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Discussion Starter · #1 ·
I did the first CVT fluid/filters change on my '16 Versa SV today at 029993 miles. The fluid was pretty dark in the pan but while it was draining in a stream I could still see a green cast to it and the fluid didn't smell burnt. I measured 120 oz. of fluid out but I sloshed a small amount out of the pan a couple times while moving it so I added an extra 2 oz. to make it up refilling with 122 oz. When I removed the cartridge filter it was pretty black but I didn't see any signs of metal contamination in the filter. When I pulled the pan off and replaced the pan filter the magnets in the pan were a little fuzzy but, nothing I'd consider abnormal. By the time I finished my back was hurting so bad it was making me sick (chronic back pain) so the left inner fender is still hanging loose and the car is still on jack stands. Hopefully tomorrow afternoon I can start it for the first time check for leaks around the cartridge filter housing to be sure the o-ring sealed good, run it through the gears, stabilize the inner fender, get it off the jack stands and take it for a test drive. Worst part of the job was removing the battery tray to have some work room and getting the filler plug out. Figuring out how to get the filler plug out probably took at least a half hour before I finally got it to release. I'd bought 10 quarts of Nissan NS-3 about a year ago hoping it would be enough for 3 changes but if the same amount drains on the next two changes I'll have buy a couple more quarts on the third drain/fill. My plans are to change again at 60K, then between 90 and 100K do about 3 drain/fills to get it cleaned up again.
 

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A couple of tips to make it easier in the future. For the cap on the tube, bring a prybar or something long enough to reach the cap from under the car and blast the cap off from the bottom. It will break the little clip off so you don't have to fight with it again and will pop the cap right off. I wack a prybar with a hammer to accomplish this. There's an o ring that still keeps it on plenty snug.

To add fluid, you can leave the battery tray on and get two funnels. One small one that you can fit down to the tube and a long one that will reach that funnel. So you'll be doing fluid in the long one that will be going into the small funnel, that's in the tube.

If possible with your budget, it's best to do the drain and fill twice in a row like it says in the service manual, since hardly anything comes out compared to what stays in there.
 

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Discussion Starter · #3 ·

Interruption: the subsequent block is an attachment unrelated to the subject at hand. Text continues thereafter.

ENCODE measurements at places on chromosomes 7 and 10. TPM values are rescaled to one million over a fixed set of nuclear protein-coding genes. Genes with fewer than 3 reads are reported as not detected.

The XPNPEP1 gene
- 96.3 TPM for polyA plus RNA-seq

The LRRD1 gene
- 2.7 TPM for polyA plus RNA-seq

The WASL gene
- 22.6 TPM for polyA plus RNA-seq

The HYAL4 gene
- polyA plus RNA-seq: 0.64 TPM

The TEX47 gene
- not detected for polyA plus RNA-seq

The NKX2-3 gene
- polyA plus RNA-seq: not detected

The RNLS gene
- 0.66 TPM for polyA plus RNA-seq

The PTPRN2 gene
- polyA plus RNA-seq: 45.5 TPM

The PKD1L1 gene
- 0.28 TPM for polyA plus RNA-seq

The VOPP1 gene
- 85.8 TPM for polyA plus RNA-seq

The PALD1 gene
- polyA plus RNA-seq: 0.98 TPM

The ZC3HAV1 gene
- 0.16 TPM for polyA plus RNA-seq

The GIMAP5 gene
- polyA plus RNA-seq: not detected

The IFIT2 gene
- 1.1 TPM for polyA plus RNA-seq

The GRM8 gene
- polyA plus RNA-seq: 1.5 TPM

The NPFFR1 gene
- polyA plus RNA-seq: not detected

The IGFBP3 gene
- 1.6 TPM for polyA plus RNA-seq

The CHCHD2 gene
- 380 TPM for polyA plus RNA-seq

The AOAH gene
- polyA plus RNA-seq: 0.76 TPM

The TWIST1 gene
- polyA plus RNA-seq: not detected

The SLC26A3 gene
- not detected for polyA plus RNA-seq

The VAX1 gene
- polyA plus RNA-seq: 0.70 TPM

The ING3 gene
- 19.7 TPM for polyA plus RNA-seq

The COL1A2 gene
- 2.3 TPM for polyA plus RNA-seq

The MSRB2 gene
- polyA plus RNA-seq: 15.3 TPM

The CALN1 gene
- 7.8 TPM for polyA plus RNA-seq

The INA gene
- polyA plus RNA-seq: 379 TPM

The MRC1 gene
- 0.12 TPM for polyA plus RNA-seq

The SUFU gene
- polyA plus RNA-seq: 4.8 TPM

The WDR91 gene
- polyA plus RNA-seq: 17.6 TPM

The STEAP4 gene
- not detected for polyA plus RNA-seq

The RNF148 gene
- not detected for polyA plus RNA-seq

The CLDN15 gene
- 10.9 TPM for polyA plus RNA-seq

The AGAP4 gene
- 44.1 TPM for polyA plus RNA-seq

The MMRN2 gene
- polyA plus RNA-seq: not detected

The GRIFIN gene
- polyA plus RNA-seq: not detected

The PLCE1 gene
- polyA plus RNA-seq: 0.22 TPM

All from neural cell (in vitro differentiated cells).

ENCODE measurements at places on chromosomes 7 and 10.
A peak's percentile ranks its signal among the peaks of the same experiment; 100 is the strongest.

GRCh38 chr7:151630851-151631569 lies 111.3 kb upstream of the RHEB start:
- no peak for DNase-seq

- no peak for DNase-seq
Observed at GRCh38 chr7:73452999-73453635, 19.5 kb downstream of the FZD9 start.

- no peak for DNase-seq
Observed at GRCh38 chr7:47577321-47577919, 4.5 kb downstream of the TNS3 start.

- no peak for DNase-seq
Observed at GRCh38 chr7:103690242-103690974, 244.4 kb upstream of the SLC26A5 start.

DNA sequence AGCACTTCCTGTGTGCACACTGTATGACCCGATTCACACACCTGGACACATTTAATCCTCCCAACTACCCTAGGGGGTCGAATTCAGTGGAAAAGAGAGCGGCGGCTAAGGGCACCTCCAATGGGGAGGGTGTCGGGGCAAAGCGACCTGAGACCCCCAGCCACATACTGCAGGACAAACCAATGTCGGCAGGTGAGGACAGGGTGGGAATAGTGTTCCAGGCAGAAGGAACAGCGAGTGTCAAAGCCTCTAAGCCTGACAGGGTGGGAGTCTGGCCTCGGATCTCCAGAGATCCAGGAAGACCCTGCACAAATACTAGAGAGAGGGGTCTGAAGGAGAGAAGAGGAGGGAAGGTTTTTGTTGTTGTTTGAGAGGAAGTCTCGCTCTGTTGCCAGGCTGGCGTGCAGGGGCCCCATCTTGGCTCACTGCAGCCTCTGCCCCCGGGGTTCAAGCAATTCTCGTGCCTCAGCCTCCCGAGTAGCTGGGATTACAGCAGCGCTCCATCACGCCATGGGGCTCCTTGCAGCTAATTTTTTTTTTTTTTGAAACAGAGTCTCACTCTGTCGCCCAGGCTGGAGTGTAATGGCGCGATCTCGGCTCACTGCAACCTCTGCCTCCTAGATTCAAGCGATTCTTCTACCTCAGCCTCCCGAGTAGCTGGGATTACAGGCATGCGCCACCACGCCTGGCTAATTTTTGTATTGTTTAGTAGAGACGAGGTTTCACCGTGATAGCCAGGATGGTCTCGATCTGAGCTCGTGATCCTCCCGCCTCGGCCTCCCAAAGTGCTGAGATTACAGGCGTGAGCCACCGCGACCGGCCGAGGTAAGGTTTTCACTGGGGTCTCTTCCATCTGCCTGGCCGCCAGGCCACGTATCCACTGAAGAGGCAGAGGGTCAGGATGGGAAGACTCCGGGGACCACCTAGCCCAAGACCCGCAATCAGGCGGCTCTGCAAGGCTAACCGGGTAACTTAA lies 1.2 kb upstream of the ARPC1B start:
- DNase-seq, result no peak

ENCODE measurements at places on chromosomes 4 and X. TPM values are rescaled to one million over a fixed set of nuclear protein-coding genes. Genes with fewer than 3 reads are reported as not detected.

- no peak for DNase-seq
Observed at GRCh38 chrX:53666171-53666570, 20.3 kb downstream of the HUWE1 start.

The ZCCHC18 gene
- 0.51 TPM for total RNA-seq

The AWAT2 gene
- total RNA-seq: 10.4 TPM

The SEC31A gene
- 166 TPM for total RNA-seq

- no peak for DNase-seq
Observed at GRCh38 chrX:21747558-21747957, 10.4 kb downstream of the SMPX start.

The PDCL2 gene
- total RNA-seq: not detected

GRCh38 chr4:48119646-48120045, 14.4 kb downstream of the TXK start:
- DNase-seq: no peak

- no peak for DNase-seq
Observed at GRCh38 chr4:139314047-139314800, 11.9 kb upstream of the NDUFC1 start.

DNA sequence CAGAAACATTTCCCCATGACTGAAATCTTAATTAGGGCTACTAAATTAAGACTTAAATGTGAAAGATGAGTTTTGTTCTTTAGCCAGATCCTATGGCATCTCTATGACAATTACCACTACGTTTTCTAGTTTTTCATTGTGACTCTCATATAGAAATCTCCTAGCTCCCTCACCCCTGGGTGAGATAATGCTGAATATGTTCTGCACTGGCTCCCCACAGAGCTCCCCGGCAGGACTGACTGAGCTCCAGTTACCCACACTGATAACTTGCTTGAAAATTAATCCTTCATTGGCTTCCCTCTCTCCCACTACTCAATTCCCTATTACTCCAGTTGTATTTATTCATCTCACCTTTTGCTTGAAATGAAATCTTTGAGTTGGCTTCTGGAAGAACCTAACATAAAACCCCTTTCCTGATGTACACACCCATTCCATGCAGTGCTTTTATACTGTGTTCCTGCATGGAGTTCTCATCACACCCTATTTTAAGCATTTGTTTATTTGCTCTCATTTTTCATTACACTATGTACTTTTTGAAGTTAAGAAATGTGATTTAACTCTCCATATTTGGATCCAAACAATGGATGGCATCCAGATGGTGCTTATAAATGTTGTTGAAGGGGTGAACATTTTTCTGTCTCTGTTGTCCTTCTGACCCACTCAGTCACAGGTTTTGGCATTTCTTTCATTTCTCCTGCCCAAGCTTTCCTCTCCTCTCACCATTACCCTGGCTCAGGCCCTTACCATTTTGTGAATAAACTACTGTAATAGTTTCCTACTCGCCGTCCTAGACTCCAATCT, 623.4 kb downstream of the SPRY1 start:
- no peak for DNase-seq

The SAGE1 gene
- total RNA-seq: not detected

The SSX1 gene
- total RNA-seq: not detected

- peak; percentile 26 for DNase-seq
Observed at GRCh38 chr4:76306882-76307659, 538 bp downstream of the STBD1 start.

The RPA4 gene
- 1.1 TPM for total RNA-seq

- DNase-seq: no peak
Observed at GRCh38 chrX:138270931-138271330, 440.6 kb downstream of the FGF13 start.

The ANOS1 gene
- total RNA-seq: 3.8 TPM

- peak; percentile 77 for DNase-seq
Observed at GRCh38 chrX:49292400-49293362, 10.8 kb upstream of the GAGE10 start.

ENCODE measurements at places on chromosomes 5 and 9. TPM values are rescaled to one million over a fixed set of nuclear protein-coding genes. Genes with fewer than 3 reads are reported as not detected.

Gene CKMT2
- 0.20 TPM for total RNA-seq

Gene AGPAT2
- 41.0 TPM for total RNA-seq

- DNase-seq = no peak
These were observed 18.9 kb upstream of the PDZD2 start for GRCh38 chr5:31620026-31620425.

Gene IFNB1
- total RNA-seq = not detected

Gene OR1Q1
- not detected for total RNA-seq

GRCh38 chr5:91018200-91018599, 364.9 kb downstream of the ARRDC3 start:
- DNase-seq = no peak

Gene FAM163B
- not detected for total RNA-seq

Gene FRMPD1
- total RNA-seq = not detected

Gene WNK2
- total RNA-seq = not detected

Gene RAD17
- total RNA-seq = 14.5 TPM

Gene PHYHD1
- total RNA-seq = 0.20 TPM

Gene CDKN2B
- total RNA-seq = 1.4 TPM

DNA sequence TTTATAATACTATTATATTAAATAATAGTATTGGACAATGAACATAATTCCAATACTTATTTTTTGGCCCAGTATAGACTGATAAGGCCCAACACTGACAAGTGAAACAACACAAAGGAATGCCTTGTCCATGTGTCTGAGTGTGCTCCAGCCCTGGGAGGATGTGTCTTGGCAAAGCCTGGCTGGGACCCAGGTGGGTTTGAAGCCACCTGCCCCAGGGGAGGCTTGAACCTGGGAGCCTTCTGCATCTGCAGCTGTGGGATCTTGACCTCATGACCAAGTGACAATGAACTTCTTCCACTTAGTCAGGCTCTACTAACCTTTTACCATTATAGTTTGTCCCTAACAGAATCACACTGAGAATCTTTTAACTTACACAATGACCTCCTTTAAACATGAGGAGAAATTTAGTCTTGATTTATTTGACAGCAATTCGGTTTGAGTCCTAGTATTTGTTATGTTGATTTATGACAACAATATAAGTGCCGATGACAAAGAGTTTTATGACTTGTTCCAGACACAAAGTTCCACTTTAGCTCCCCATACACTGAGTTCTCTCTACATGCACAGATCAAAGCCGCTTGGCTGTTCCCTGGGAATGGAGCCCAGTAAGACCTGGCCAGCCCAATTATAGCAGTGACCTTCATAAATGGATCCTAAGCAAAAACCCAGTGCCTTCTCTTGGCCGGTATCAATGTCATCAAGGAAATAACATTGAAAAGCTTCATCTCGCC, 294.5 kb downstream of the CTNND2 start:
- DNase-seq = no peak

A couple of tips to make it easier in the future. For the cap on the tube, bring a prybar or something long enough to reach the cap from under the car and blast the cap off from the bottom. It will break the little clip off so you don't have to fight with it again and will pop the cap right off. I wack a prybar with a hammer to accomplish this. There's an o ring that still keeps it on plenty snug.

To add fluid, you can leave the battery tray on and get two funnels. One small one that you can fit down to the tube and a long one that will reach that funnel. So you'll be doing fluid in the long one that will be going into the small funnel, that's in the tube.

If possible with your budget, it's best to do the drain and fill twice in a row like it says in the service manual, since hardly anything comes out compared to what stays in there.
After seeing there was an o-ring on the cap I put it back on and turned it so it wouldn't lock back down. I might could have got by without removing the battery tray but when I started I couldn't see where the filler cap was located and thought it might be underneath the battery tray. I've got one of the old metal transmission funnels with the long flexible spouts that were available years ago but didn't use it this time since I'd already removed the battery tray. Since I know where the fill tube is now next time maybe I can just move the coolant overflow bottle out of the way, remove the cap and use the transmission funnel to get the same results. I just liked about 6 oz. getting 4 qts. of old fluid out so I figure I got about 1/2 of the old fluid. Years ago I had a '76 Chrysler, it had a drain plug in the torque converter so when doing a fluid/filter change not only did I remove the pan but also drained the torque converter and replaced all the fluid.
 
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